Kotani K, Sekine Y, Ishikawa S, Ikpot IZ, Suzuki K, et al. High-density lipoprotein and prostate cancer: an overview. J Epidemiol 2013; 23: 313-9.  Back to cited text no. 41
Platz EA, Till C, Goodman PJ, Parnes HL, Figg WD, et al. Men with low serum cholesterol have a lower risk of high-grade prostate cancer in the placebo arm of the prostate cancer prevention trial. Cancer Epidemiol Biomarkers Prev 2009; 18: 2807-13.  Back to cited text no. 42
Thomas JA 2 nd , Gerber L, Bañez LL, Moreira DM, Rittmaster RS, et al. Prostate cancer risk in men with baseline history of coronary artery disease: results from the REDUCE Study. Cancer Epidemiol Biomarkers Prev 2012; 21: 576-81.  Back to cited text no. 43
Murtola TJ, Visakorpi T, Lahtela J, Syvälä H, Tammela TLj. Statins and prostate cancer prevention: where we are now, and future directions. Nat Clin Pract Urol 2008; 5: 376-87.  Back to cited text no. 44
Crosara Teixeira M, Braghiroli MI, Sabbaga J, Hoff PM. Primary prevention of colorectal cancer: myth or reality? World J Gastroenterol 2014; 20: 15060-9.  Back to cited text no. 45
Sostres C, Gargallo CJ, Lanas A. Aspirin, cyclooxygenase inhibition and colorectal cancer. World J Gastrointest Pharmacol Ther 2014; 5: 40-9.  Back to cited text no. 46
Shebl FM, Sakoda LC, Black A, Koshiol J, Andriole GL, et al. Aspirin but not ibuprofen use is associated with reduced risk of prostate cancer: a PLCO study. Br J Cancer 2012; 107: 207-14.  Back to cited text no. 47
Bosetti C, Rosato V, Gallus S, Cuzick J, La Vecchia C. Aspirin and cancer risk: a quantitative review to 2011. Ann Oncol 2012; 23: 1403-15.  Back to cited text no. 48
Rothwell PM, Fowkes FG, Belch JF, Ogawa H, Warlow CP, et al. Effect of daily aspirin on long-term risk of death due to cancer: analysis of individual patient data from randomised trials. Lancet 2011; 377: 31-41.  Back to cited text no. 49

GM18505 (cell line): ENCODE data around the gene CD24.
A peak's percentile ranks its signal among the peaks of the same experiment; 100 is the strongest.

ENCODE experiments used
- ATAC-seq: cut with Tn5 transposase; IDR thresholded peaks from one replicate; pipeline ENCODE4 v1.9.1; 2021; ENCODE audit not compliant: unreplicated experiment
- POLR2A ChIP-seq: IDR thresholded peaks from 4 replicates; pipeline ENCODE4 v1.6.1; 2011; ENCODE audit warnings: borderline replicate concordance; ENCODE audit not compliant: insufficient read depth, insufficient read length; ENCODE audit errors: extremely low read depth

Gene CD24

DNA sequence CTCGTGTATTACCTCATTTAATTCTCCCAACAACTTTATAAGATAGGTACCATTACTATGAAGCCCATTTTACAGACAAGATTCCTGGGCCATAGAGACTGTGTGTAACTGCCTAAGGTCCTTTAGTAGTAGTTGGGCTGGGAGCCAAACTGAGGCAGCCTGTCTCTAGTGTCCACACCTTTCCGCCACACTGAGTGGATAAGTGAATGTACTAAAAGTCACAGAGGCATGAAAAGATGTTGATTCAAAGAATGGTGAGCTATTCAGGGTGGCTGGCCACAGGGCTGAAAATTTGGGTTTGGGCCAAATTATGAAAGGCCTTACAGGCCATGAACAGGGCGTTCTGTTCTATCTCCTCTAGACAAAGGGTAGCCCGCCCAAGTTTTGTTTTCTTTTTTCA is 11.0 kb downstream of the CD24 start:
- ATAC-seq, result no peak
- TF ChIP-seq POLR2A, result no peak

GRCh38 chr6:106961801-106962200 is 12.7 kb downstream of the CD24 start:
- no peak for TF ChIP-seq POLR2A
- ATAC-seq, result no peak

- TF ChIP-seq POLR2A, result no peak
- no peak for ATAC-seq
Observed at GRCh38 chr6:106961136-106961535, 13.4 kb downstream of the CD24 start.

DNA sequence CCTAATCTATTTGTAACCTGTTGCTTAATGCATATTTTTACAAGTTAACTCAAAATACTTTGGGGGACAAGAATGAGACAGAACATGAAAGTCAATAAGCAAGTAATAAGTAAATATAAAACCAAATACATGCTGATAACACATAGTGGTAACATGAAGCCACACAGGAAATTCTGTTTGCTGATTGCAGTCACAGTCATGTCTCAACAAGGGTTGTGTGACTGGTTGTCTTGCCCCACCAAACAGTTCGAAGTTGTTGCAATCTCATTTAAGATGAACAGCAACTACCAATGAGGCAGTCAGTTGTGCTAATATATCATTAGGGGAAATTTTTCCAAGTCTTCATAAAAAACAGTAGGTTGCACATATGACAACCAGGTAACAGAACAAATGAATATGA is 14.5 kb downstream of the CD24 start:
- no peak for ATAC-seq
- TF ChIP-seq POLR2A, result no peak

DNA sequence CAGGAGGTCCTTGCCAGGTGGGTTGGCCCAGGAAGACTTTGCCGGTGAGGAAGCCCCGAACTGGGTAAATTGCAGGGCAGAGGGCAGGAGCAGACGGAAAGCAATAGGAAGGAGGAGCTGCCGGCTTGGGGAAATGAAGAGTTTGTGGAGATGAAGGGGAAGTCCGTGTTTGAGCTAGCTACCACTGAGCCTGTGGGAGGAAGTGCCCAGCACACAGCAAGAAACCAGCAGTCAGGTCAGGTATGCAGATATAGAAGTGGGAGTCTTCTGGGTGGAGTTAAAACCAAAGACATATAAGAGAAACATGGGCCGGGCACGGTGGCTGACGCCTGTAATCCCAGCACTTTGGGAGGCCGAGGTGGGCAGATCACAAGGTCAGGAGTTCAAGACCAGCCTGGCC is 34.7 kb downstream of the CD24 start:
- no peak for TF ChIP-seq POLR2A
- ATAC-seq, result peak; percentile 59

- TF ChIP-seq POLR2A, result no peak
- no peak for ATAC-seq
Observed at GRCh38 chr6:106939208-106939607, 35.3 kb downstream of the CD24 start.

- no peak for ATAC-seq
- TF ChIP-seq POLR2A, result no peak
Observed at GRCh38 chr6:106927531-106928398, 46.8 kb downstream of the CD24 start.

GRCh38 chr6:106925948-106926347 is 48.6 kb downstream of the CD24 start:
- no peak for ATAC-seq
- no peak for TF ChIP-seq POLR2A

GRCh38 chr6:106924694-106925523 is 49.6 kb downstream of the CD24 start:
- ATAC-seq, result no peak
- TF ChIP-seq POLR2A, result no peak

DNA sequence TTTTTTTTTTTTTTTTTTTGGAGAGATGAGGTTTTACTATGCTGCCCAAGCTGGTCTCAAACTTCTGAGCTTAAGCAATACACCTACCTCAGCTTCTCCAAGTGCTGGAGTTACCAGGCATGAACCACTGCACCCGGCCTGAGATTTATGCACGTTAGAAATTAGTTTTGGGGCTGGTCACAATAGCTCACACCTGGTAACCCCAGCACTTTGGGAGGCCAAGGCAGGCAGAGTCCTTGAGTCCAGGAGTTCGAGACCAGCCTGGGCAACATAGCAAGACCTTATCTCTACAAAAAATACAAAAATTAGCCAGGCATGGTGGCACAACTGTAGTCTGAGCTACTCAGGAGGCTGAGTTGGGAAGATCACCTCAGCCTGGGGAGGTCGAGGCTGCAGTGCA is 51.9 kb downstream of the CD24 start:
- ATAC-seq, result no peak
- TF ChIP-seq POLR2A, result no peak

Mahmud S, Franco E, Aprikian A. Prostate cancer and use of nonsteroidal anti-inflammatory drugs: systematic review and meta-analysis. Br J Cancer 2004; 90: 93-9.  Back to cited text no. 50
Choe KS, Cowan JE, Chan JM, Carroll PR, D'Amico AV, et al. Aspirin use and the risk of prostate cancer mortality in men treated with prostatectomy or radiotherapy. J Clin Oncol 2012; 30: 3540-5.  Back to cited text no. 51
Jacobs EJ, Newton CC, Stevens VL, Campbell PT, Freedland SJ, et al. Daily aspirin use and prostate cancer-specific mortality in a large cohort of men with nonmetastatic prostate cancer. J Clin Oncol 2014; 32: 3716-22.  Back to cited text no. 52
Bosetti C, Rosato V, Gallus S, La Vecchia C. Aspirin and prostate cancer prevention. Recent Results Cancer Res 2014; 202: 93-100.  Back to cited text no. 53
Vidal AC, Howard LE, Moreira DM, Castro-Santamaria R, Andriole GL, et al. Aspirin, NSAIDs, and risk of prostate cancer: results from the REDUCE study. Clin Cancer Res 2015; 21: 756-62.  Back to cited text no. 54
Jalving M, Gietema JA, Lefrandt JD, de Jong S, Reyners AK, et al. Metformin: taking away the candy for cancer? Eur J Cancer 2010; 46: 2369-80.  Back to cited text no. 55